27 May 2004
Lambert Eaton myasthenic syndrome is an autoimmune disorder of the neuromuscular junction, clinically characterised by proximal muscle weakness and autonomic dysfunction. In half of the patients a small cell lung carcinoma is found.
M.J. Titulaer, M.D.
J.J.G.M. Verschuuren, M.D., Ph.D.
P.W. Wirtz, M.D., Ph.D.
Lambert Eaton myasthenic syndrome (LEMS) is an autoimmune disorder of the neuromuscular junction. The disease is characterized by muscle weakness and autonomic dysfunction. In more than 90% of the patients the muscle weakness starts proximally in the legs. Weakness can spread to other skeletal muscles in a caudo-cranial order. In some patients this might lead to a need for artificial respiration. Ptosis and diplopia can be present, but tend to be milder than in autoimmune myasthenia gravis. Autonomic dysfunction in this disorder is characterized by the presence of a dry mouth, dryness of the eyes, blurred vision, impotence and obstipation, and is mostly mild to moderate. In half of the LEMS patients a small cell lung cancer (SCLC) will be found, mostly within 1 year after the diagnosis of LEMS. In rare cases patients with LEMS and a SCLC develop a paraneoplastic cerebellar degeneration.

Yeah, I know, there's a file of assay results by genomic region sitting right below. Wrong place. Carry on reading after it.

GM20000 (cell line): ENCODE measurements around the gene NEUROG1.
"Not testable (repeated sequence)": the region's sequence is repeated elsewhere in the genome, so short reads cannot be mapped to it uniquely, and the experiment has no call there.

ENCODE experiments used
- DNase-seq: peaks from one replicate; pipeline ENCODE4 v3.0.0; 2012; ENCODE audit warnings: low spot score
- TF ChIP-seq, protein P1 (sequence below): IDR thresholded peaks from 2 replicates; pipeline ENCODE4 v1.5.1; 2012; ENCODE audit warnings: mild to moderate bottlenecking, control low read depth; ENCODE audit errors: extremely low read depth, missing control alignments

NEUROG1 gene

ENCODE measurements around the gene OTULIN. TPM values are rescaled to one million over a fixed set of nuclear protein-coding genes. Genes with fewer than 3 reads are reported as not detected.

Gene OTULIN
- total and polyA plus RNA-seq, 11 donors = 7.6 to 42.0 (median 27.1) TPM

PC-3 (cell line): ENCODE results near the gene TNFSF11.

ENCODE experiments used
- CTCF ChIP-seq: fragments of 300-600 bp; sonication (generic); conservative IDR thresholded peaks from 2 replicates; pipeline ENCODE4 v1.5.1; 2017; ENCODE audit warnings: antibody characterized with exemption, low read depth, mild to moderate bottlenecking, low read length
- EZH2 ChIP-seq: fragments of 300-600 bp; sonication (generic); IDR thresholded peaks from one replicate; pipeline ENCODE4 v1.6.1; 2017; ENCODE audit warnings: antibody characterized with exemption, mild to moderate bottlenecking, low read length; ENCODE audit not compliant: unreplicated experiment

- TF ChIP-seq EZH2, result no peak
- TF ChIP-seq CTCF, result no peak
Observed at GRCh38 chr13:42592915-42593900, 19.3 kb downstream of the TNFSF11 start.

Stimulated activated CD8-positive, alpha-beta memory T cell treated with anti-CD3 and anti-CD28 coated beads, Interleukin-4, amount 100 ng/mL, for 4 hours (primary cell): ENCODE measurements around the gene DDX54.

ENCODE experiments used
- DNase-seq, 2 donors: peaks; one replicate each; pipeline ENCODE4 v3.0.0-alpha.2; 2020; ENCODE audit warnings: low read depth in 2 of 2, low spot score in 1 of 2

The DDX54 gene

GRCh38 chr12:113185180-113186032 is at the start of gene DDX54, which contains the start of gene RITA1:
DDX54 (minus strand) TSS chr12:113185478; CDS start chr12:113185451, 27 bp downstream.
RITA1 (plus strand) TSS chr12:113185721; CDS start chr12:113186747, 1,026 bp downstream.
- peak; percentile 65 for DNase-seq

Natural course and prognosis
In patients with SCLC, LEMS generally develops more progressively than in patients without SCLC. Survival in LEMS patients with SCLC is poor, due to the aggressiveness of the tumour, but is higher than is SCLC patients without LEMS.
In the Netherlands, the prevalence rate is 2.5 x 10-6, the annual incidence 0.4 x 10-6
The diagnosis is based on a typical history with in addition at least one of the following:1) low compound muscle action potential after nerve stimulation with decrement at low frequency stimulation (3 Hz) of more than 10%, and increment after high frequency stimulation (more than 20 Hz or preferably maximal voluntary contraction) of more than 100%. 2) presence of anti-P/Q-type voltage-gated calcium channel antibodies in the serum. Anti-P/Q-type VGCC antibodies are present in the serum of at least 85% of the patients (5).
In patients with LEMS (without SCLC) an increased (familial) frequency of additional autoimmune disorders is found, as well as high association with the HLA-B8DR3DQ2 haplotype, that associates with several other autoimmune disorders.
3,4-diaminopyridine is an effective drug in the treatment of LEMS. The additional effect of pyridostigmine is uncertain. Immunosuppressive therapy consists of prednisone and azathioprine. Immunoglobulins are also proven to be effective in LEMS. In patient with SCLC, LEMS generally remits with chemotherapy.
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